What have you learned about yourself?
I found my passion, for one. I am so happy that I am in my little lab mixing. I feel like I found why I am here. All the people I met because I make the products, all the people I helped just a little bit by making the products: it makes having NF make sense to me. I think I was supposed to have it. It made me find what I love. It made me find a way to turn my passion for the environment into a livelihood that will have real effects.

  • Debbie green

    Wow Ive known this little lady since she was born she was and always will be a go getter <3 we are so proud of how she forged ahead with her business and the reasons for it keep it up young lady you are an inspiration to so many <3 oh by the way Im outta bath salts can you hook a girl up <3

  • dpjmn

    Having worked for multi national beauty manufacturers I know serveral
    details that need to be outlined. The huge majority, 99% of raw
    materials available to make natural personal care products are actually manufactured first
    using chemicals and are preserved from the manufacturer before a
    distributor receives them. This usually isn’t listed as it is part of
    the manufacturers process and sometimes the distributor doesn’t know
    this information. So if your surfactant is listed as natural, you can be
    sure it was made using chemicals along the way and preserved before it
    gets to you the small beauty company with great intentions. There are
    less than a hand full of fully natural surfactants and emulsifiers in
    the world and even less natural presrvatives. BTW: Grapefruit Extract is not a
    preservative. Every active raw material is made using chemical
    processes, full stop. Most essential oils are altered with aroma
    chemicals from the distributor to maintain consistant results year on
    year. That’s how Aveda smells the same every year and yes they are far
    from natural. With that said it’s almost impossible to make natural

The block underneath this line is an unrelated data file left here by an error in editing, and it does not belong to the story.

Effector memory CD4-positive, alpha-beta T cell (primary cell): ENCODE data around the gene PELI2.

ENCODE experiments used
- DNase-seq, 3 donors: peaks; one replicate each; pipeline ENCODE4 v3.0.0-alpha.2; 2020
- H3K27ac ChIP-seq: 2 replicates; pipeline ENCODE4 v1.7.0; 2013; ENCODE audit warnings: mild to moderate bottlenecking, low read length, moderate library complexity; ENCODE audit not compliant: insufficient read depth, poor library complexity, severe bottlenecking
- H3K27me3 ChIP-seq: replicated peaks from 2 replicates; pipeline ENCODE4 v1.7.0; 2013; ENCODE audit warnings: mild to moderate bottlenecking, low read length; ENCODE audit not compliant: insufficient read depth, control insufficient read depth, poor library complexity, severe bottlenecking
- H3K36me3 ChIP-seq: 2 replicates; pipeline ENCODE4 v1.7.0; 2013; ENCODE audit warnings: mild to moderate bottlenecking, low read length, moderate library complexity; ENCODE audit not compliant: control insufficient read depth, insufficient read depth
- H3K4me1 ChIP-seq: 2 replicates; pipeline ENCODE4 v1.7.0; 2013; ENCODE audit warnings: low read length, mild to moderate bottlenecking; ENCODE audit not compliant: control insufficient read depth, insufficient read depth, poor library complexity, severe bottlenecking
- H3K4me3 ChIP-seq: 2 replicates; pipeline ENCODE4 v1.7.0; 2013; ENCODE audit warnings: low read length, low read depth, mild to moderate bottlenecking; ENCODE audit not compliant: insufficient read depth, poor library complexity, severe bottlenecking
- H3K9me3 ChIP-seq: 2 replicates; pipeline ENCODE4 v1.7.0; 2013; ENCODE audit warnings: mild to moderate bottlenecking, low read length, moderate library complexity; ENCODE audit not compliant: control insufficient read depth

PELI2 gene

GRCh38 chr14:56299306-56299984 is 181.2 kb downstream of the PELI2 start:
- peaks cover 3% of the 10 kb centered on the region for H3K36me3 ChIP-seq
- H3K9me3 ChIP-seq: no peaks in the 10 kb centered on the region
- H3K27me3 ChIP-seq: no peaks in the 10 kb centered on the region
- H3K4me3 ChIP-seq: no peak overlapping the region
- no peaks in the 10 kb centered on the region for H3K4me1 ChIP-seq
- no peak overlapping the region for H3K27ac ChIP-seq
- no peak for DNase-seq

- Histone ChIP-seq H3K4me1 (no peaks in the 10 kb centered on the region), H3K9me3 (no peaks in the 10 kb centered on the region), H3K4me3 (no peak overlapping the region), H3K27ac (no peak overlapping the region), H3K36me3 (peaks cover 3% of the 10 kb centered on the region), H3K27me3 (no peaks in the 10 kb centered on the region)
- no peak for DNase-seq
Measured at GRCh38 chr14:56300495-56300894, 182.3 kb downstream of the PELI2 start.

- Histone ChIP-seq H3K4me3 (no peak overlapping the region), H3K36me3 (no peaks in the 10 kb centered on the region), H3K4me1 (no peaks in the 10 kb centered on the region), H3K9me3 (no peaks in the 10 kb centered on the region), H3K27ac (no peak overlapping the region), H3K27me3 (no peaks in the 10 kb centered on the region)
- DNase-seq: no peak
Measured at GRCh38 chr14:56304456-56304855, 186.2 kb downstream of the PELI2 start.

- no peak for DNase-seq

products that lather or contain an oil and water emulsion. But it is
    easy to market them as such.

  • off_grid

    I appreciate and agree with your comments – but not full stop. I am absolutely confident in saying that these companies with “great intentions” are offering products FAR less chemically polluted than run of the mill body care products.

    I source as many ingredients as I can where I know their production process, but can fully admit that some ingredients likely are processed with chemicals/preservatives that aren’t openly advertised to myself as a purchaser. This minimal contact is most certainly a safer bet than products made almost exclusively of chemicals.

  • dpjmn

    You are correct. Less contact is better and plant stock for raw materials is better than from petro-chemicals, well debatable anyway. Processes are processes to turn your plant stock into raw materials that are commercial. Gloabl standards need to be met for these to be sold to cosmetic companies. Any way you spin the marketing there is always a bit of streching of the truth. Your comment about sending your ingredent list to Health Canada is another marketing only statement as this is not why that list gets submitted and they have little over sight of formulas, only labels and advertising truths. People always can use another product line because we get bored, so good luck.

  • Trudie Richards

    Emily McDonough never ceases to amaze me. I first learned of her medical condition from her Mom, an wonderfully talented artist who left us way way too soon. I bought several of her paintings, we had friends in common, we became friends, and then she told me about Emily. Emily doesn’t talk about how much pain she suffers, about how many surgeries she has had to endure, about how her children and her husband live their lives hoping this will be a good day for their wonderful Mom/wife. Her business is a needed distraction – needed by us all! Her work with the NF Association in Nova Scotia is a passion, and she has done such a fine job of fund and awareness-raising. Heartfelt congratulations Emily! Trudie

  • off_grid

    Trudie,

    Thank you so much for your beautiful words. They mean so very much.

    I how you’re enjoying those lovely paintings.

    Emily